Saturday, August 7, 2010
Be ye angry, and sin not:
let not the sun go down upon your wrath:
I sat at the computer the other night. I posted an entry on my blog. My last step before I labeled and published it was to add an image-a picture of an open Bible. I couldn’t get it placed in the upper right corner where I like to put something colorful and attractive.
I brought the image from my blog and moved it up the page several times. Two different times, I had two pictures. We’d had a trying day with Hubby’s medical tests. One set didn’t get done, then he got sick.(I believe it was stress that caused this.) I tried to reschedule the one that needed an appointment but they were all booked-up for two days. So we went to it, anyway,
As I groused about this picture placement issue, my son told me to “edit HTML”. I went into the tab and couldn’t find the ‘picture’. He found the information and added two terms and solved my problem.
I thanked him and said something about almost loosing my cool because of the issue. His reply told me he has learned a few things coming up.
“Now what would that have done?”
“I might have felt better.”
“That wouldn’t have moved the picture. That picture has no feelings. It didn’t know you were frustrated.”
I went on and posted my second entry. This time, I had no problem. I had to do some laundry, so I logged off and went the rest of my evening. When I was out on a shopping trip, I had redeemed a Family Perks coupon at the Family Christian Store. I purchased The Shack, The Secret by Beverly Lewis, and Stormie O’Martian’s Just Enough Light for the Step I’m On.
A close friend told me she was reading “The Shack” and recommended it to me. I started reading it as I awaited the washing machine to run its cycle.
When I awoke the next morning, I thought about my frustration of the previous night.
“Is frustration a sin?” I kept asking myself.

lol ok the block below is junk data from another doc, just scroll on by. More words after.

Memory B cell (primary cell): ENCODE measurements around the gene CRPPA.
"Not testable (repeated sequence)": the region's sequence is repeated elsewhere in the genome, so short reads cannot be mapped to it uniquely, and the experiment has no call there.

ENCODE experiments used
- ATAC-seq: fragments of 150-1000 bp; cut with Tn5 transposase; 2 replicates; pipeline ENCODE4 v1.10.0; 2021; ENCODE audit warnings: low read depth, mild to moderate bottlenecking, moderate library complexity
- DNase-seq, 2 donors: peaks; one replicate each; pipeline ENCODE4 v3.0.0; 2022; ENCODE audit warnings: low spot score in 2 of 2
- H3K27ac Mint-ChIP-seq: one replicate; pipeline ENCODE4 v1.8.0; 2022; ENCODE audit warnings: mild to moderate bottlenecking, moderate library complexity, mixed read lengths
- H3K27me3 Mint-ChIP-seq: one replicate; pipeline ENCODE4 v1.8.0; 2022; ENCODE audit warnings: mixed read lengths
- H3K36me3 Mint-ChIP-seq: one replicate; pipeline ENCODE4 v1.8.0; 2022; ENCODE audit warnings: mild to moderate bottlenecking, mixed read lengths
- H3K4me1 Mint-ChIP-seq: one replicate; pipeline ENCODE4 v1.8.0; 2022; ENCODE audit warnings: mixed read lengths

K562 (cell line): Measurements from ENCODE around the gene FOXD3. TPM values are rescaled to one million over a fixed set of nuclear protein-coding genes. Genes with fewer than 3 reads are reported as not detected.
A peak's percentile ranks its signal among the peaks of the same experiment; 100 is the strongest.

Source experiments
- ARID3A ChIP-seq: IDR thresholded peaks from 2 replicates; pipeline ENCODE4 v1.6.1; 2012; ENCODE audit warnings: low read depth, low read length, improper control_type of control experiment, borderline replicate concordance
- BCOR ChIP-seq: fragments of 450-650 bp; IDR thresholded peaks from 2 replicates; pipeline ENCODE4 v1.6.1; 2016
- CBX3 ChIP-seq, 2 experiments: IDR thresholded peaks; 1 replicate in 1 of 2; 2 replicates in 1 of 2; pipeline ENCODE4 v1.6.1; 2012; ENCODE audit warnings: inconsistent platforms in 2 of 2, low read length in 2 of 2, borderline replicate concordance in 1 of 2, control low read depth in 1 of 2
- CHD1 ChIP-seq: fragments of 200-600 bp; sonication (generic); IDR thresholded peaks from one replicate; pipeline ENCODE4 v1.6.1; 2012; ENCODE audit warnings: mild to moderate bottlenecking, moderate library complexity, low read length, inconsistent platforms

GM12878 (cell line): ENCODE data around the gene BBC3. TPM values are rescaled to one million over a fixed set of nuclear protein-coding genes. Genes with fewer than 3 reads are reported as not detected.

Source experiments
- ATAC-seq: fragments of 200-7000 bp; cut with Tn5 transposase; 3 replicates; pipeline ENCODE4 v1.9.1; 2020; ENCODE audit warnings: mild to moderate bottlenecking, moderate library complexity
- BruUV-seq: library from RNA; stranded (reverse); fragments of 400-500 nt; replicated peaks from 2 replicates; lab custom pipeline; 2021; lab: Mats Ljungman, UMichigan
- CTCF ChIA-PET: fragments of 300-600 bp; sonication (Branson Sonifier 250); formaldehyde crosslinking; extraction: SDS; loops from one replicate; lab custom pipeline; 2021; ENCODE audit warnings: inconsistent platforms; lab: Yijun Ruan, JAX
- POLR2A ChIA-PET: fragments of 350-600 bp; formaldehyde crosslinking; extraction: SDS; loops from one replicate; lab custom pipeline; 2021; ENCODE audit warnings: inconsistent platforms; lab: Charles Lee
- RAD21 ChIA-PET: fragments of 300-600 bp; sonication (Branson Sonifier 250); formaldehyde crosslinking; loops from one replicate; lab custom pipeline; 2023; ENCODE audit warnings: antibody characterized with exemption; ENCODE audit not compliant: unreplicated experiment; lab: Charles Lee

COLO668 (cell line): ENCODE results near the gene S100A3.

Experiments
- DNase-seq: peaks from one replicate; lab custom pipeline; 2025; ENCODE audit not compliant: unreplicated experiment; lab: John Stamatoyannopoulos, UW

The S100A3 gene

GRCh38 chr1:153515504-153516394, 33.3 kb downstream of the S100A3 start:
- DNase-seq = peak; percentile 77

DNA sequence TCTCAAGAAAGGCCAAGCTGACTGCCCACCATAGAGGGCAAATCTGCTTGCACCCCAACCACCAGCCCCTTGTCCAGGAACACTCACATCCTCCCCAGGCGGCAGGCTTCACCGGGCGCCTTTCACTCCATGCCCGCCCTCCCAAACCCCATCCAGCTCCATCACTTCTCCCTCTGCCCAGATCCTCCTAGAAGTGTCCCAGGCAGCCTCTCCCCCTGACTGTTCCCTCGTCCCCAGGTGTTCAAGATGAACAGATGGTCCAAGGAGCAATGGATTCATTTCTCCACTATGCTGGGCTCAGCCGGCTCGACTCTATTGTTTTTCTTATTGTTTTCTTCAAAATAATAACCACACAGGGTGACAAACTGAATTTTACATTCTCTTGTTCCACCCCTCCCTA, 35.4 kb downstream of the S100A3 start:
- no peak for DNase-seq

Webster’s New World Dictionary defines the verb ‘frustrate’ as ‘to keep from an objective, to baffle, to foil.’
As I thought about the word, I realized that frustration could be an emotion-like love, anger, jealousy, and happiness. If this is the case, then frustration isn’t a sin; our acting upon it is.
I learned a lesson here. One I should have a long time ago. Thanks to an image that was doing what I didn’t want, I discovered something to help me ‘grow up’ as a Christian, a wife and mother, and, even maybe, as a writer. The experience wasn’t all bad.
Friday, August 6, 2010
we lie and do not live by the truth.
1 John 1:67 (NIV)
Our Physical Walk:
Sometime between the ages of eight and 14 months, children begin an activity that most likely will be present in their lives as long as they live. We call it walking.
When people walk, most of them do it for exercise. Those who have undergone heart bypass surgery have to walk to keep fat and cholesterol from building up in their arteries.
In the Appalachian Mountains a trail goes the entire length of the chain-from Georgia to Maine. Each summer outdoors people walk that trail with the goal of traveling from one end of it to the other. The terrain-rugged and in some places steep discourages all but the hearty hikers. Not all who begin this trek complete it. My husband, our son, and I walked on it for about 20 feet.
In Days Gone By:
Children would play games outdoors on summer evenings. Run Sheep Run, Hide and Seek, Tappy on the Ice Box, Kick The Can, all had one thing in common. Those participating ran from home base to a hiding spot and then tried to get back to the place designated home before getting caught. We’d stay out ‘til we could barely see.
People in Africa, Venezuela, and other third world nations walk out of necessity. If they are able to own a car, they can’t afford the gasoline. In the 1970s, while we disliked paying $1.00 a gallon, the people of Zaire paid $7.00.
The Christian life has been compared to a walk. The Bible speaks of walking in darkness.
Isaiah 9:2 “The people walking in darkness have seen a great light; on those living in a land of the shadow of death a light has dawned.”
1 John 1:6
When we talk of the Lord, our lives are to measure up to what we say. Our talk of loving mankind has to be seen in how we treat our neighbors. If we tell others to do something when they have a need, what we say should be translated into our deeds. James tells us if we know what to do and don’t do it, we sin.
Application: When we strive to be in the Lord’s will, our walk will measure up to our talk. Our lives would show consistency. The people in the world can spot inconsistencies in our lives. Children and teens also notice inconsistent behavior quickly.
Wednesday, August 4, 2010
“Grace and peace be yours in abundance through the
knowledge of God and of Jesus our Lord. His divine
power has given us everything we need for life and
godliness through our knowledge of him who called
us by his own glory and goodness.” 2 Peter 1:23 (NIV)
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